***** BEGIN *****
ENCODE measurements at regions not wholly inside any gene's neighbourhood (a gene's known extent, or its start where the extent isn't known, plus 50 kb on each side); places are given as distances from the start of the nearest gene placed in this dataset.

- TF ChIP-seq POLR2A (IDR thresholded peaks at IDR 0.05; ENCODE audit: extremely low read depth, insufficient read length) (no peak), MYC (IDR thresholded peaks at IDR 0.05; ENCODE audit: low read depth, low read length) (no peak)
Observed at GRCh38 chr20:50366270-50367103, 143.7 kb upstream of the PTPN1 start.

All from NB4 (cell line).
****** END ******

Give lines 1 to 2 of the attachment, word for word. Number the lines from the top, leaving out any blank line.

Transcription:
ENCODE measurements at regions not wholly inside any gene's neighbourhood (a gene's known extent, or its start where the extent isn't known, plus 50 kb on each side); places are given as distances from the start of the nearest gene placed in this dataset.

- TF ChIP-seq POLR2A (IDR thresholded peaks at IDR 0.05; ENCODE audit: extremely low read depth, insufficient read length) (no peak), MYC (IDR thresholded peaks at IDR 0.05; ENCODE audit: low read depth, low read length) (no peak)